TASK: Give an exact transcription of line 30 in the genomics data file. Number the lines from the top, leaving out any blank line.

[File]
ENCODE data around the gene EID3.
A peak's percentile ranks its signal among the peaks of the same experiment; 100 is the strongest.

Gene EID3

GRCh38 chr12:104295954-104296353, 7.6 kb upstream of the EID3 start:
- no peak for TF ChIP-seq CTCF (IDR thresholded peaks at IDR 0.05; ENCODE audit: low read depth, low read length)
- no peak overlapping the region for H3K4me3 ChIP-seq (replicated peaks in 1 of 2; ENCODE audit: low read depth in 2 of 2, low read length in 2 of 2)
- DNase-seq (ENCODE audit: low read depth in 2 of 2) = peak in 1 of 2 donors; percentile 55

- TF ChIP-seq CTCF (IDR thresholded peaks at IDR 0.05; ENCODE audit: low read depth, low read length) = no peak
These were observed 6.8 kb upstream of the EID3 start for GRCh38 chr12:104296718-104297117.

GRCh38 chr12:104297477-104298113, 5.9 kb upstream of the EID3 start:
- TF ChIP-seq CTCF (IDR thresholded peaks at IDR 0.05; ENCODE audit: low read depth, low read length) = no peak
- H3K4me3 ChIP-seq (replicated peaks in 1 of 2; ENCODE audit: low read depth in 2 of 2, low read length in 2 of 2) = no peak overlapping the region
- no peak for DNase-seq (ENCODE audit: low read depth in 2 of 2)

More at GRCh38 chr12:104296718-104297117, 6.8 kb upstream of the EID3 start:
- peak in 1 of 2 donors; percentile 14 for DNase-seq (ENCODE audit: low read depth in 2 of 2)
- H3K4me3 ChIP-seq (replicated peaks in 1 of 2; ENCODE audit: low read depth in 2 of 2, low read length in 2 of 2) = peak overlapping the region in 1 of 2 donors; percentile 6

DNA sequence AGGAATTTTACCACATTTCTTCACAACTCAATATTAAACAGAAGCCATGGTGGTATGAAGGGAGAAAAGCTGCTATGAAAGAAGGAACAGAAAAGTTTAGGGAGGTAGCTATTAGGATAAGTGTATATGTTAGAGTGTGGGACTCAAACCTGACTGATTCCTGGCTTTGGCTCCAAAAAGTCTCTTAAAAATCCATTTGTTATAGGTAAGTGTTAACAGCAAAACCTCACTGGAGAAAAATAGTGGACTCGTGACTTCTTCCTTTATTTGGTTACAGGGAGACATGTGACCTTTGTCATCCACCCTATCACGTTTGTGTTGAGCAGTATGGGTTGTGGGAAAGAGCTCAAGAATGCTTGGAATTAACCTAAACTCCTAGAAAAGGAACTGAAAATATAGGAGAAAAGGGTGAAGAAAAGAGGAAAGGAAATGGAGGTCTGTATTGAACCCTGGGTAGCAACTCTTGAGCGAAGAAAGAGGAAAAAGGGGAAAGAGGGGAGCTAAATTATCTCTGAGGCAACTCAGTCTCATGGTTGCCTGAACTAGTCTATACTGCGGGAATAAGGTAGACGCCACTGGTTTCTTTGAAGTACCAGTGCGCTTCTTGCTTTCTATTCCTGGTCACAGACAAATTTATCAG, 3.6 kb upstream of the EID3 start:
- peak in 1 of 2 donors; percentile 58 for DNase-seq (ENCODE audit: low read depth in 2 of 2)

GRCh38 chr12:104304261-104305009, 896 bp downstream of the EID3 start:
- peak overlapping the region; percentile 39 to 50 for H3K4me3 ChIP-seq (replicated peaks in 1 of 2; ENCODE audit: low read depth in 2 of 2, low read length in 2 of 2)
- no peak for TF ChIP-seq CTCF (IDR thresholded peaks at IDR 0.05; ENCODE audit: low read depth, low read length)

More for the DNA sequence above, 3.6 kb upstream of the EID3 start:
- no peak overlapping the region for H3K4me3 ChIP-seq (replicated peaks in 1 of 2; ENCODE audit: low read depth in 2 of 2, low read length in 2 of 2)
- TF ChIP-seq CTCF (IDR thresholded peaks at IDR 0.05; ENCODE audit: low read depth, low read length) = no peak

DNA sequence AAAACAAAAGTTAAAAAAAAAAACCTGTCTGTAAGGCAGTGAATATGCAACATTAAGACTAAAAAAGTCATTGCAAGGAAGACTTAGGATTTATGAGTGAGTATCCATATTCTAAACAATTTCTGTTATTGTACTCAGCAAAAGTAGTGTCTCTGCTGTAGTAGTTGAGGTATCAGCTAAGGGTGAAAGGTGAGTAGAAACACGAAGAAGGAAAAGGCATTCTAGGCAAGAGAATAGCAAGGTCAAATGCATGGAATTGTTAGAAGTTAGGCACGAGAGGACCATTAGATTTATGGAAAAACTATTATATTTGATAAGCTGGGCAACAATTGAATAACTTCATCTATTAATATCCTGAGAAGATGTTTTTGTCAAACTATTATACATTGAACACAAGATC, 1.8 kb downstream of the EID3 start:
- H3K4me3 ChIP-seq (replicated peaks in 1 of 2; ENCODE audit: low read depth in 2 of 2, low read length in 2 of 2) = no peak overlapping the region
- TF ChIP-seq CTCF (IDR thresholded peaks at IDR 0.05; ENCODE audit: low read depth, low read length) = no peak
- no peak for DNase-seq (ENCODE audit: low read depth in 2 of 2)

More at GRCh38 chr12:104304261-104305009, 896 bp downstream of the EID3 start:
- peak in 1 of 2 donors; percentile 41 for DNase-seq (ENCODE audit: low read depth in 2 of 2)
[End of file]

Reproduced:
- peak in 1 of 2 donors; percentile 41 for DNase-seq (ENCODE audit: low read depth in 2 of 2)